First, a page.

What have you sacrificed for your career?

Subscribers of the BusinessChic newsletter (sign up is to the right of your screen 😉 )will know that over the weekend I attended a Little Girl Big Dream Master class. I will ‘fess up that originally I was skeptical of the name of the group but doing what I do, I’ve learned to be open to things – so off I went and I can tell you that it was such a beautifully run event that I am so glad that I had the opportunity to go.


Little Girl Big Dream

Aimed at the under-35 professional woman – the group of about 10 were from all sorts of fields such as journalism, public service, procurement, retail and even a few bloggers.

The workshop was facilitated by WONDERFUL Alexie ex-GM of Lululemon and Juliana, Marketing Director of Nike.

So what happens when 10-15 professional women get in a room for a couple of hours on a Saturday? I go to a lot of networking events but the way Little Girl Big Dream structured this masterclass allowed for some really quality conversations. It was refreshing to sit with a bunch of like-minded women to share and workshop things that we’re working on. I am fortunate enough to already have a great network of people I talk to (including your good selves!) but found it interesting to introduce myself to a new group and think about what issues I’d talk about.

One of the topics we touched on – very lightly but enough that it’s been on my brain – is what we’ve sacrificed for our careers. Say, health, marriage, children, holidays.

It got me thinking about this brilliant piece, What I’ve had to sacrifice while climbing the career ladder “, from Marina Go (who I photographed here), written in light of her stepping down as CEO. It’s a piece that I’ve been sending on to friends everywhere and I highly recommend that you take the time to read it. Also wonderful is this piece by Georgina Dent, The most powerful thing a boss can be,  written in light of Marina’s resignation.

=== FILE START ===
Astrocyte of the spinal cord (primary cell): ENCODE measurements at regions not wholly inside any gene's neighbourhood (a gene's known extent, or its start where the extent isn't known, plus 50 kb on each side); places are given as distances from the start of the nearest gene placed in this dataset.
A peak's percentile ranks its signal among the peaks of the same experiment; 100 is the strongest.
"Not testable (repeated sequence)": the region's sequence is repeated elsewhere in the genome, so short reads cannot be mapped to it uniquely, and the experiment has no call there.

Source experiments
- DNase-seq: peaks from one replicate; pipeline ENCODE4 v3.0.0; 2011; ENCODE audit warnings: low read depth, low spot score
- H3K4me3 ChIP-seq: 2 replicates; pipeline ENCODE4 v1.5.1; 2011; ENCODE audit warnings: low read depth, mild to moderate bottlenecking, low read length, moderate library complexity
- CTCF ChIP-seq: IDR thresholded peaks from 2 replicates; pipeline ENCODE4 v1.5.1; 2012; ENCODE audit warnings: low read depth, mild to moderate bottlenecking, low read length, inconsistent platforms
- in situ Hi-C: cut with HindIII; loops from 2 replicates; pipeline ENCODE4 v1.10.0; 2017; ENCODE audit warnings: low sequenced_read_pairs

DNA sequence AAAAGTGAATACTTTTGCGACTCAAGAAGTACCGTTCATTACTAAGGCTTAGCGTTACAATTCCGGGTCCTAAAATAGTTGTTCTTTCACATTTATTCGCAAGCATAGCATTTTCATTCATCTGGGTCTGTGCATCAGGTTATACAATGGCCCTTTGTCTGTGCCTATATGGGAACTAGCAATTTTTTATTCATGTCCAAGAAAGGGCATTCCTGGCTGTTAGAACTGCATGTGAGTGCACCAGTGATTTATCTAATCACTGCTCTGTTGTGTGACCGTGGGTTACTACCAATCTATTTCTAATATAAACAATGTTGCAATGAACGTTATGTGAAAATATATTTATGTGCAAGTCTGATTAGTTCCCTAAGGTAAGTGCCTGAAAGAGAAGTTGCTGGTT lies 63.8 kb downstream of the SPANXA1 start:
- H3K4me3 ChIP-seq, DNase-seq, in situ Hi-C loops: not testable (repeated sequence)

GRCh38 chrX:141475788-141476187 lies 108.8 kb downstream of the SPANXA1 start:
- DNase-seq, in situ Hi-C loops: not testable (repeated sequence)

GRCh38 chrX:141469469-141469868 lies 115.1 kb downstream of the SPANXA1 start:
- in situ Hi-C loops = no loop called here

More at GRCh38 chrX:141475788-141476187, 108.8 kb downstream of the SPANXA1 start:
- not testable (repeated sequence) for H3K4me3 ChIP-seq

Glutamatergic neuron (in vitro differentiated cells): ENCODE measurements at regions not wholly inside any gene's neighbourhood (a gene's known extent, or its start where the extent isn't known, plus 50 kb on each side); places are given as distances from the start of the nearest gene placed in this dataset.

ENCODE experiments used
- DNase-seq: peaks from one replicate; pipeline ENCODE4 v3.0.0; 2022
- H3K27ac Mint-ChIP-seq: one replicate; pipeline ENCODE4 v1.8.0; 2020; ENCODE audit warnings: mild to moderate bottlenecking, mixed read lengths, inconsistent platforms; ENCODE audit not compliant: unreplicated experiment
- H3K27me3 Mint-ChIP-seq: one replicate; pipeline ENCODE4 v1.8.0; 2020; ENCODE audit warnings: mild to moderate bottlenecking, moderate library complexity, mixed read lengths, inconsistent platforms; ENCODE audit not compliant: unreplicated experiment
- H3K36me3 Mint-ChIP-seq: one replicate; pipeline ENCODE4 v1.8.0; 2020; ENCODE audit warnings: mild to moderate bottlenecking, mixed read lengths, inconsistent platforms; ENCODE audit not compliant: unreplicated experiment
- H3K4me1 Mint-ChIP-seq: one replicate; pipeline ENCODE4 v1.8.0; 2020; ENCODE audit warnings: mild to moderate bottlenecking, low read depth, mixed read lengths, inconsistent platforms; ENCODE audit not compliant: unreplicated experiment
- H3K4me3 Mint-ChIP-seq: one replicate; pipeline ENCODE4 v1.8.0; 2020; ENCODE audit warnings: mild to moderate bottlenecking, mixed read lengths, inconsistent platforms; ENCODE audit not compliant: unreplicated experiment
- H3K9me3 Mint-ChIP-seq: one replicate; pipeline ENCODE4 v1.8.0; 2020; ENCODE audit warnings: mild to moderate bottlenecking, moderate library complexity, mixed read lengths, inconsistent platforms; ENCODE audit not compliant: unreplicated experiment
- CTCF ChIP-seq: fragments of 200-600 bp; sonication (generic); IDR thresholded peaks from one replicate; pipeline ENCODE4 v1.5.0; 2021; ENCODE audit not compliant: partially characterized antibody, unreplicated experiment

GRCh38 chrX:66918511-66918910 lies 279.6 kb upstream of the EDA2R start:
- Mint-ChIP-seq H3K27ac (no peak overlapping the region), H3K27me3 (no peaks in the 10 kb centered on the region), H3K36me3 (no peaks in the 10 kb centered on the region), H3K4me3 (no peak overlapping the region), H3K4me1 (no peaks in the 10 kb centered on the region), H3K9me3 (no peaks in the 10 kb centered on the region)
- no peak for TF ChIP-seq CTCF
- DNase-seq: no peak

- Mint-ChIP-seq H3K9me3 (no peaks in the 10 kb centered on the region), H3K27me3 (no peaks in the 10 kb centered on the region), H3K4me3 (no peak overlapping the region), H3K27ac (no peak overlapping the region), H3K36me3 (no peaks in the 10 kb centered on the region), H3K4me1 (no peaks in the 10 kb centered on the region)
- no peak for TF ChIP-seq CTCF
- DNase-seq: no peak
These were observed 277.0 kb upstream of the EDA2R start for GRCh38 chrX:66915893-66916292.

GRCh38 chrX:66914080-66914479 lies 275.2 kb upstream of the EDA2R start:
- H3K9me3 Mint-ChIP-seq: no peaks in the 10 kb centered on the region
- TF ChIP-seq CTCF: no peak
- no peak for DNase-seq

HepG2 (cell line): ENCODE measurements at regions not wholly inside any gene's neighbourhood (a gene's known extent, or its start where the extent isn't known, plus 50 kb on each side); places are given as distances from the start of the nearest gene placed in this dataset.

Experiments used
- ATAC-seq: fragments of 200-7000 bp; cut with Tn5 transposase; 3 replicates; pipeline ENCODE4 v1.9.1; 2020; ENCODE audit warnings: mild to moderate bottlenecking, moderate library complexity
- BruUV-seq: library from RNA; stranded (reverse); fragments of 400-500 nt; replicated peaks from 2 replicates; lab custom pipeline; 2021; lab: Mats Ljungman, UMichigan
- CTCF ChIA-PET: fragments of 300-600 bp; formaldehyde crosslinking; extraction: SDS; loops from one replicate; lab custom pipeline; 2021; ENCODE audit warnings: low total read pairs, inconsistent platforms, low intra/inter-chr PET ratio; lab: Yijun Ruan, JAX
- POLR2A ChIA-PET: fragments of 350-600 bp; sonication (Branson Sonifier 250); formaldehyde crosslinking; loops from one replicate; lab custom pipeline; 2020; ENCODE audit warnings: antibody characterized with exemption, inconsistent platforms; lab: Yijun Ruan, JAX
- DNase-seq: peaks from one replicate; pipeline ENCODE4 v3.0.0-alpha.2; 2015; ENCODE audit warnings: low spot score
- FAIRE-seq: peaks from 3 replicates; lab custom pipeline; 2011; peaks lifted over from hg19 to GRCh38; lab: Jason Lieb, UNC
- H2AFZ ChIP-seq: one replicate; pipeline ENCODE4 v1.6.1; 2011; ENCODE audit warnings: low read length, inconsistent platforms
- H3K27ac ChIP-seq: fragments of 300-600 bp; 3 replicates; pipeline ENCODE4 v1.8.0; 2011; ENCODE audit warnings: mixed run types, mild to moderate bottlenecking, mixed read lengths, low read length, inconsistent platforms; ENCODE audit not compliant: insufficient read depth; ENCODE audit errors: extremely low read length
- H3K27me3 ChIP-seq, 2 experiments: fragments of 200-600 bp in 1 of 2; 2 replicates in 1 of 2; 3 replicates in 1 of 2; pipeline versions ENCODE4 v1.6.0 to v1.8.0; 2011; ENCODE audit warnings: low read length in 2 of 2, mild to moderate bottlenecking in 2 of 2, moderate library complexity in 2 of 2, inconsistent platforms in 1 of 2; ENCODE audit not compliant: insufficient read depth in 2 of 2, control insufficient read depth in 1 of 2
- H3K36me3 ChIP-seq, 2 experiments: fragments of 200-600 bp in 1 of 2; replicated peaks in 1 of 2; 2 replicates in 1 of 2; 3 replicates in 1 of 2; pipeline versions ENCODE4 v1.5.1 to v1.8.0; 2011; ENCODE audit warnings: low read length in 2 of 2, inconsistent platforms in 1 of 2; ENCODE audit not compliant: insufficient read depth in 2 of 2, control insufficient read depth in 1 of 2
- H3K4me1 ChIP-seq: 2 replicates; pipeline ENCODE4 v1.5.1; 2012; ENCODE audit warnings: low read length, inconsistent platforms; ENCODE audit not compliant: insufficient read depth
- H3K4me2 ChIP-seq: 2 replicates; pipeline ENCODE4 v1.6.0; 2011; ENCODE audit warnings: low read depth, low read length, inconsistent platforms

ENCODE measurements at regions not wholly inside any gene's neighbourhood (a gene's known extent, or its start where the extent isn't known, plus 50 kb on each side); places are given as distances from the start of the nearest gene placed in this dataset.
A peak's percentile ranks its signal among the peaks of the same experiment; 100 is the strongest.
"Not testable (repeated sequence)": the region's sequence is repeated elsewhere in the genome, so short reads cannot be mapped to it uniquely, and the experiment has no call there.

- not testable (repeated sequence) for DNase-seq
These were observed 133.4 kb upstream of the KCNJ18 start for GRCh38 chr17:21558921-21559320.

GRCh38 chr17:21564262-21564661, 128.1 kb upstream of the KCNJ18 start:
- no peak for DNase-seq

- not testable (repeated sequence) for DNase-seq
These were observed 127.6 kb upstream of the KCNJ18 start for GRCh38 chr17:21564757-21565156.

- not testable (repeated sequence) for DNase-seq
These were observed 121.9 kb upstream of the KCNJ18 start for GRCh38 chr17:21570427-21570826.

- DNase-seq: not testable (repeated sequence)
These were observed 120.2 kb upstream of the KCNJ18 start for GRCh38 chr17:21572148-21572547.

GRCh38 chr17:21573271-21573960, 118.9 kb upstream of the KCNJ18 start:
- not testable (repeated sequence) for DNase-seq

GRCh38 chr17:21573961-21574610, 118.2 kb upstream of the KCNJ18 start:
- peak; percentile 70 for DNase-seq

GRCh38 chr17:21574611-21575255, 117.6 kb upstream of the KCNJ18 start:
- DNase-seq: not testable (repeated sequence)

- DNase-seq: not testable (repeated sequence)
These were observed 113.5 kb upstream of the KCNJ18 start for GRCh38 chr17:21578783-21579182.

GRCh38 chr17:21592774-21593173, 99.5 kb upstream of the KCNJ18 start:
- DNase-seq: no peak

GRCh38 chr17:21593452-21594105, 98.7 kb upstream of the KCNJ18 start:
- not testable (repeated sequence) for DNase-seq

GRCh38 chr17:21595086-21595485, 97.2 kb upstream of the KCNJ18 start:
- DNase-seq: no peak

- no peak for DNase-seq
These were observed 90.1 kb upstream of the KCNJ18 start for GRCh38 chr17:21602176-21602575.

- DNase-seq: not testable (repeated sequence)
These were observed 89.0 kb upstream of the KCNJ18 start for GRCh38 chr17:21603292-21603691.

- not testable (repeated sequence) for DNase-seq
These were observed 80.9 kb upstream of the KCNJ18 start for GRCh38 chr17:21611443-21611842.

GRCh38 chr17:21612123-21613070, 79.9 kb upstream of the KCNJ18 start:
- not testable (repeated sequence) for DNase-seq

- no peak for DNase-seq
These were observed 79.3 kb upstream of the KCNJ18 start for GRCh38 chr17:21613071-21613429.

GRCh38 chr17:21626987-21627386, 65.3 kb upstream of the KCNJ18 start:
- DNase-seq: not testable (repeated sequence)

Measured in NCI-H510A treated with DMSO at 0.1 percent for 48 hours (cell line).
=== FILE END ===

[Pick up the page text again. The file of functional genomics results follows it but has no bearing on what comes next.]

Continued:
In my previous career as an IT auditor I felt that I was sacrificing my creativity. In my current incarnation as a freelancer, I am concerned that I’ve been sacrificing my reliability as a blogger. See I am dealing with letting go of the steady income and trying to find a balance between taking on paid work while also continuing to grow BusinessChic and a growing number of related projects. The projects are great (I’m so excited about sharing them with you!) but I’m also mindful that they’ve been taking me away from creating regular content for you here at BusinessChic. I remember hearing Lucy from The Design Files say “be regular as clockwork.” – you may recall that I used to publish daily at 7am but in the last few weeks I have been running increasingly late. For that I apologise and thank you for your patience!! You will be rewarded as there will be a relaunch of this site later on this year including clearer categories to help you find what you’re looking for. And I’m realising that I can’t do everything myself so if you are interested in contributing to BusinessChic – please let me know 🙂

Have you had a think about what you have sacrificed for your career? How does it sit with you? What plans have you put in place to manage the sacrifice? Have you asked for help?



Little Girl Big Dream

I’ll also be checking out the group’s first book, 500 Words of Wisdom

Women’s Agenda – must-read site for the professional woman



  1. When I was working as an engineer in Malaysia, I felt like I was sacrificing my creativity too. It’s very strange to hear that because that’s what engineers are meant to be, creative. I’d say creative in the arts. I was also sacrificing what I actually knew best (computer coding, web design, web troubleshooting, etc) to do a paid job that so many other engineers find easy and enjoy but I found difficult and boring. Now that I’m blogging and doing web design, coding, web troubleshooting on the side, I find myself sacrificing a steady income. But it’s something I’m happy to manage and a challenge that I gladly accept head-on.

    • Thanks for sharing that, Tine 🙂

      One of the things that I took away from some career counselling I got was “identify the things you are good at AND like doing”. Sounds like you’ve found that intersection and while a steady income is good – how great is job satisfaction for the soul!

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